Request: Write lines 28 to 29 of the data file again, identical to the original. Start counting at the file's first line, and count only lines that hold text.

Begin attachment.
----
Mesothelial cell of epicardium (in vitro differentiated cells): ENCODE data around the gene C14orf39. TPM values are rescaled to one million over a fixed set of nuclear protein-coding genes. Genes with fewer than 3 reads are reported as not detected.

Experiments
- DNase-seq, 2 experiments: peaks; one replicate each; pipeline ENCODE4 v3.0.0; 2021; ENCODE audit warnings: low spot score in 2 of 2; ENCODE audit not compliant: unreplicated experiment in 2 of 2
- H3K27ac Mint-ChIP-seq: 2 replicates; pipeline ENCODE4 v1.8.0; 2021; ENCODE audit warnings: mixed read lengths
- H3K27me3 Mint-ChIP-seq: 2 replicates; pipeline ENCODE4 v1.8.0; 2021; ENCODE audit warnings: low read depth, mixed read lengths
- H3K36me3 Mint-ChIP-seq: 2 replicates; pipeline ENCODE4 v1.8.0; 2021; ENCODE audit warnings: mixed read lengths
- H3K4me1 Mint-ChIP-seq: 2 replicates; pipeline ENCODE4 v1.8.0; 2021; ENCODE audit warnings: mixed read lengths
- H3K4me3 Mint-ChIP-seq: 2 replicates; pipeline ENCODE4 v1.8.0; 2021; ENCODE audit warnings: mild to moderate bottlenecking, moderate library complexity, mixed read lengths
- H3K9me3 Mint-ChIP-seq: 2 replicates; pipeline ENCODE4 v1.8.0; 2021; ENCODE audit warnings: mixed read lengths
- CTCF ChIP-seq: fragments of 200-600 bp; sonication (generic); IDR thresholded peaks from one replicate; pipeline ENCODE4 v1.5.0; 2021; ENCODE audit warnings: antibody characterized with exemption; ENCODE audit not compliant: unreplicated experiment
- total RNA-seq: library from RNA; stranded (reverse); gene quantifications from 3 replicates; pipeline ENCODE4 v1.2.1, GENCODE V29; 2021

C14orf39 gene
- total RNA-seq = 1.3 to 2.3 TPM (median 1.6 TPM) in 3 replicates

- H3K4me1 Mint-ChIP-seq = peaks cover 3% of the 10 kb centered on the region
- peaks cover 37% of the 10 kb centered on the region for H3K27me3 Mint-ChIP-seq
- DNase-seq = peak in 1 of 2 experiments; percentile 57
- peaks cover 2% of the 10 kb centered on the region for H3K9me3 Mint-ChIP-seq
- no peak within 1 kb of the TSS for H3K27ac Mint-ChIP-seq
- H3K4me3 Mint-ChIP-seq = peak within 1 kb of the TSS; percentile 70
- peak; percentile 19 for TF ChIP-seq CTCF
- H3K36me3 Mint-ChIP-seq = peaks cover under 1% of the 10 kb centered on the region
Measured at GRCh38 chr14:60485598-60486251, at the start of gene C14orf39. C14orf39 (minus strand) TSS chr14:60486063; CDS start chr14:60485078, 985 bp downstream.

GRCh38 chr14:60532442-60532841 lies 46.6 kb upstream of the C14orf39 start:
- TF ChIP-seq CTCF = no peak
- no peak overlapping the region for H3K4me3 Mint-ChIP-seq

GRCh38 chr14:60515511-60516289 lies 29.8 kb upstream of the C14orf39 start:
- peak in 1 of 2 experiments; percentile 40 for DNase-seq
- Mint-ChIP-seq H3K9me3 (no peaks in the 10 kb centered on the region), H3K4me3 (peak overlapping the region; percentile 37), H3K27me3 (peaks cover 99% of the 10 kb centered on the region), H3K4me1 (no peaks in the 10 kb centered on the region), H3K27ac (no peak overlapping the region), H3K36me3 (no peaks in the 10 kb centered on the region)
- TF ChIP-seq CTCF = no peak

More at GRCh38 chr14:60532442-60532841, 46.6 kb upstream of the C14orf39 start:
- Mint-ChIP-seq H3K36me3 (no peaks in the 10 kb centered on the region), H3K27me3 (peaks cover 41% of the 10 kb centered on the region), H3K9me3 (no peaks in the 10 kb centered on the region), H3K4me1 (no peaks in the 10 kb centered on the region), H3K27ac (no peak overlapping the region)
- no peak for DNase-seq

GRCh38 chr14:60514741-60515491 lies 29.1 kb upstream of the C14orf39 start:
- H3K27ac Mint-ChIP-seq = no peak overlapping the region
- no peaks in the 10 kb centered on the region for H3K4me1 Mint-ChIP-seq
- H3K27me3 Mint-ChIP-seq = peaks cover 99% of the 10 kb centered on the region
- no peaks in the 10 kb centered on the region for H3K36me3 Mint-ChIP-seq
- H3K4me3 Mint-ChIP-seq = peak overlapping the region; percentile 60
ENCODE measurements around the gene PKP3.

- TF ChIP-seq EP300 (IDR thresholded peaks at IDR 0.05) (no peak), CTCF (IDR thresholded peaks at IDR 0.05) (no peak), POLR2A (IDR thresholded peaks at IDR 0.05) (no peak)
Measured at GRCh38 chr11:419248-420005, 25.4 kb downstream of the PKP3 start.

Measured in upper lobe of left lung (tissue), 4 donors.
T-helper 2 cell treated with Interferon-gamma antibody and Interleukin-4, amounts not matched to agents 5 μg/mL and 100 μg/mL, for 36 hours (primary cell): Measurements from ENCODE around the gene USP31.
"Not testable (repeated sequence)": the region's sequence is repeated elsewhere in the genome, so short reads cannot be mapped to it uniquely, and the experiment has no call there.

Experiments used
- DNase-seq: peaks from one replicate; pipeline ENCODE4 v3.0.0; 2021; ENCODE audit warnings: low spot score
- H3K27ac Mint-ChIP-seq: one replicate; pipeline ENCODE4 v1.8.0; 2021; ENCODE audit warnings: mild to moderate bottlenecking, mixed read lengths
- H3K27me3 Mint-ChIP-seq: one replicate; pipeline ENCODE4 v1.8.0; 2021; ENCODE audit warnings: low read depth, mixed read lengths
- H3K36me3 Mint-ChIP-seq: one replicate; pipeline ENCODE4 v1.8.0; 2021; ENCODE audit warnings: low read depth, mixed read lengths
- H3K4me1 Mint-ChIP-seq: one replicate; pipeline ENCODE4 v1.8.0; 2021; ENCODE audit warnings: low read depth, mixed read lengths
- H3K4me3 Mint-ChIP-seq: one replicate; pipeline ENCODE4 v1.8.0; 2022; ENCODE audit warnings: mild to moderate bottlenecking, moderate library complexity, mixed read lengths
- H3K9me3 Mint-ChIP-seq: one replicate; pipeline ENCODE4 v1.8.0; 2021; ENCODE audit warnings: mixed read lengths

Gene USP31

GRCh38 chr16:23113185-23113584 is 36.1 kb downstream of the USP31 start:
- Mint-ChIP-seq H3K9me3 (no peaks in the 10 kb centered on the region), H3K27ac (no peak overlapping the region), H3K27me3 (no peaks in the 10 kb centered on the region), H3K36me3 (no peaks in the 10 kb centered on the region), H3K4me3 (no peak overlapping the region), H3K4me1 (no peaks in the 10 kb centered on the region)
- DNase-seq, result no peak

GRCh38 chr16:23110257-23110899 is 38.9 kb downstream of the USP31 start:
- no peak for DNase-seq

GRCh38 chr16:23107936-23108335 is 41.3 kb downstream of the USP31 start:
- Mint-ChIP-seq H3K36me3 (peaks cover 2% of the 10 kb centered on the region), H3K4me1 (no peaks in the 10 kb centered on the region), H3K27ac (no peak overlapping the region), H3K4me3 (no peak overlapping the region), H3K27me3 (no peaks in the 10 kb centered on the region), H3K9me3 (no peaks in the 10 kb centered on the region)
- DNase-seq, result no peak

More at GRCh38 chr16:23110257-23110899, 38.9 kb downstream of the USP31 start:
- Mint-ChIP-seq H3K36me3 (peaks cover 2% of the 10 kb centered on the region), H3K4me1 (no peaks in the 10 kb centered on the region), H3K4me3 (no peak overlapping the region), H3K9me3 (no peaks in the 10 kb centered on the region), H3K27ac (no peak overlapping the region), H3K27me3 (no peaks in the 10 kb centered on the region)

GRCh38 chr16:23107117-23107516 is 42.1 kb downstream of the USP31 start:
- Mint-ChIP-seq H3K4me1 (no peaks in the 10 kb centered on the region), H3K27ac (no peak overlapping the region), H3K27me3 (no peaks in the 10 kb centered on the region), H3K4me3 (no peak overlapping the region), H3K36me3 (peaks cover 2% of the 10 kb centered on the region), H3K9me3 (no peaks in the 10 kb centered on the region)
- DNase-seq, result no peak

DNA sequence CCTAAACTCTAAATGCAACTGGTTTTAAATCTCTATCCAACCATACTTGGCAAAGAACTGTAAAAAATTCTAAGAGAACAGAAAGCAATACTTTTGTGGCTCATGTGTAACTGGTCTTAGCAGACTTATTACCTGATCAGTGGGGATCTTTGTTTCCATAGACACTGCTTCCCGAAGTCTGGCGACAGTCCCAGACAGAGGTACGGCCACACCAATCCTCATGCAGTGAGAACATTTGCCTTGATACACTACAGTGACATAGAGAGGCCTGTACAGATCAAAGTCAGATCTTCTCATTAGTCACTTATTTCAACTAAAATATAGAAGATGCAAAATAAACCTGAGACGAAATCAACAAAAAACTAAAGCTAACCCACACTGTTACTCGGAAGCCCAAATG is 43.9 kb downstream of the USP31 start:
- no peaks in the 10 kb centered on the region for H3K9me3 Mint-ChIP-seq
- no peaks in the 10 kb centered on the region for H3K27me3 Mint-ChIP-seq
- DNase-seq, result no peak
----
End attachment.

- Mint-ChIP-seq H3K9me3 (no peaks in the 10 kb centered on the region), H3K4me3 (peak overlapping the region; percentile 37), H3K27me3 (peaks cover 99% of the 10 kb centered on the region), H3K4me1 (no peaks in the 10 kb centered on the region), H3K27ac (no peak overlapping the region), H3K36me3 (no peaks in the 10 kb centered on the region)
- TF ChIP-seq CTCF = no peak